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Chapter 2: The Linux System
Part 1
Operating System Concepts Essentials – 8th Edition
Silberschatz, Galvin and Gagne ©2011
Chapter 2: The Linux System

Linux History
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Design Principles
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Kernel Modules
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Process Management
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Scheduling
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Memory Management
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File Systems
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Input and Output
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Interprocess Communication
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Network Structure
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Security
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Objectives
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To explore the history of the UNIX operating system from which Linux is derived and the
principles which Linux is designed upon
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To examine the Linux process model and illustrate how Linux schedules processes and
provides interprocess communication
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To look at memory management in Linux
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To explore how Linux implements file systems and manages I/O devices
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History
Operating System Concepts Essentials – 8th Edition
Silberschatz, Galvin and Gagne ©2011
History
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Linux is a modern, free operating system based on UNIX standards
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First developed as a small but self-contained kernel in 1991 by Linus Torvalds, with the
major design goal of UNIX compatibility
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Its history has been one of collaboration by many users from all around the world,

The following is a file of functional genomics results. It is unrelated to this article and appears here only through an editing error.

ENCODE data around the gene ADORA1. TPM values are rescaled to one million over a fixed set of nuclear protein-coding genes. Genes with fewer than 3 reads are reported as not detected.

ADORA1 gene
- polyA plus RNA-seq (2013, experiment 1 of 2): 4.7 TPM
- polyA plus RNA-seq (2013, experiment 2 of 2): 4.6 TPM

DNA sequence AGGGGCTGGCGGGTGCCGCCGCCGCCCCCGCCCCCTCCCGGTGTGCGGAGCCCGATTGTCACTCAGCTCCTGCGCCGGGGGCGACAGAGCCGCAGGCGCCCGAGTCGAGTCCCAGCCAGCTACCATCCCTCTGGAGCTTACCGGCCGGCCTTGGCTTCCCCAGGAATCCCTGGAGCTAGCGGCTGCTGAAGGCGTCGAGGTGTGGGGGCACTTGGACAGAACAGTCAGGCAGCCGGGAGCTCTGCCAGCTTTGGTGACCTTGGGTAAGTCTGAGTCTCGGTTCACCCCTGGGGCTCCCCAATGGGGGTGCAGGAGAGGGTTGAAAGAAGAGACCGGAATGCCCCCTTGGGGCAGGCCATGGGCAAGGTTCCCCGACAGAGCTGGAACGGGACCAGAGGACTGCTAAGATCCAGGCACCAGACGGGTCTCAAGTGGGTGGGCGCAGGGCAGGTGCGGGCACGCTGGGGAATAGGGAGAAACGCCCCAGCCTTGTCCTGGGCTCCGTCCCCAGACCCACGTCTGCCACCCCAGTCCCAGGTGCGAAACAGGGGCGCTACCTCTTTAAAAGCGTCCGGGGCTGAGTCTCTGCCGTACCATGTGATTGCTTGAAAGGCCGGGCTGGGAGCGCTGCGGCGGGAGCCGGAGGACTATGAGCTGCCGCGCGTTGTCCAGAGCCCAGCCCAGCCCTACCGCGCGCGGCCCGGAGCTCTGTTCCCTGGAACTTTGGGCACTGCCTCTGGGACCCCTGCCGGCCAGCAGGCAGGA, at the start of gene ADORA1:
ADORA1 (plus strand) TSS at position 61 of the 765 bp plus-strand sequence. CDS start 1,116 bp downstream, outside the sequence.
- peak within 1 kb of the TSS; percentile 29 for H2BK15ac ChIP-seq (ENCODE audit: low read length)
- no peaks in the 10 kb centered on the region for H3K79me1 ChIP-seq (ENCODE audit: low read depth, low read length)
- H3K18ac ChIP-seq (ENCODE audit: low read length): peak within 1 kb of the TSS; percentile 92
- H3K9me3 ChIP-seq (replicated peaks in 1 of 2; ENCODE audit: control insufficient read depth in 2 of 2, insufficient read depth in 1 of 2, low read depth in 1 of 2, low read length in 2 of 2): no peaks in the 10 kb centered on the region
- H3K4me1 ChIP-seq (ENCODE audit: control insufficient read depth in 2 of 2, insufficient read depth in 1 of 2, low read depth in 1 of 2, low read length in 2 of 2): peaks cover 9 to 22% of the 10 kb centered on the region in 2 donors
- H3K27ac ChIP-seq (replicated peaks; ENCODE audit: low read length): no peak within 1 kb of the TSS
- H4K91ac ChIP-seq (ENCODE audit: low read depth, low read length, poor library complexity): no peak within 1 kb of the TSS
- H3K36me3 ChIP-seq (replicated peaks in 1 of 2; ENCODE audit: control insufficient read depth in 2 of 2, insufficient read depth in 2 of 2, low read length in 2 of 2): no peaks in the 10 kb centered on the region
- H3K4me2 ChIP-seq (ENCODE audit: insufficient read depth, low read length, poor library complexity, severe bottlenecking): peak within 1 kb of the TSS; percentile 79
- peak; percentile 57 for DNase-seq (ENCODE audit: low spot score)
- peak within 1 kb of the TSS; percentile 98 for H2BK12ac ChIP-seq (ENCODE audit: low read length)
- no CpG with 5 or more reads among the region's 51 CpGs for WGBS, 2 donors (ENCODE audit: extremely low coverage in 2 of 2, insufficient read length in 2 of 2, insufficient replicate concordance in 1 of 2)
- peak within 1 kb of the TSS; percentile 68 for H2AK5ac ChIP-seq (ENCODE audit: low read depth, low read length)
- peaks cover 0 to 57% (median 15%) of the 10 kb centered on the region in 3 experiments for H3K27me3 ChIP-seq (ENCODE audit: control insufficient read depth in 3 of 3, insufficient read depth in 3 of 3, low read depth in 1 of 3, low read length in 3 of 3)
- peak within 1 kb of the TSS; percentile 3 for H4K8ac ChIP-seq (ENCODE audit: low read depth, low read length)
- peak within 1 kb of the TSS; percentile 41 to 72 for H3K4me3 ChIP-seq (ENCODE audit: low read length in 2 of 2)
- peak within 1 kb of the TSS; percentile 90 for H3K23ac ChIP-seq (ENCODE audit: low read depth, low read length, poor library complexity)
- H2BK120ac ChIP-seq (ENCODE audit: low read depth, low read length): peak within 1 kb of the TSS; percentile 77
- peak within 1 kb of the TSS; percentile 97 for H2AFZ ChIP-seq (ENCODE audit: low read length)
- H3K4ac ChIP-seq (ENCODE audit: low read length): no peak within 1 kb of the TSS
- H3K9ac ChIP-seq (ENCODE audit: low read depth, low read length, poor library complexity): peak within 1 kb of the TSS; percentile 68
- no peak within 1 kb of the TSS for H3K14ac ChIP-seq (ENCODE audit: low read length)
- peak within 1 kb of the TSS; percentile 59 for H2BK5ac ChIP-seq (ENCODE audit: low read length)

corresponding almost exclusively over the Internet
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It has been designed to run efficiently and reliably on common PC hardware, but also runs on
a variety of other platforms
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The core Linux operating system kernel is entirely original, but it can run much existing free
UNIX software, resulting in an entire UNIX-compatible operating system free from proprietary
code
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History
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The Linux kernel is an entirely original piece of software developed from scratch by the Linux
community.
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The Linux system, as we know it today, includes a multitude of components, some written from
scratch, others borrowed from other development projects.
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Linux distribution includes all the standard components of the Linux system, plus a set of
administrative tools to simplify the initial installation and subsequent upgrading of Linux and to
manage installation and removal of other packages on the system.
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Many, varying Linux Distributions including the kernel, applications, and management tools.
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The Linux Kernel
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Version 0.01 (May 1991) had no networking, ran only on 80386-compatible Intel processors and
on PC hardware, had extremely limited device-drive support, and supported only the Minix file
system
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Linux 1.0 (March 1994) included these new features:
 Support for UNIX’s standard TCP/IP networking protocols
 BSD-compatible socket interface for networking programming
 Device-driver support for running IP over an Ethernet
 Enhanced file system
 Extra hardware support
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Version 1.2 (March 1995) was the final PC-only Linux kernel.
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Linux 2.0
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Released in June 1996, 2.0 added two major new capabilities:
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Support for multiple architectures, including a fully 64-bit native Alpha port
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Support for multiprocessor architectures
Other new features included:
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Improved memory-management code
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Improved TCP/IP performance
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Standardized configuration interface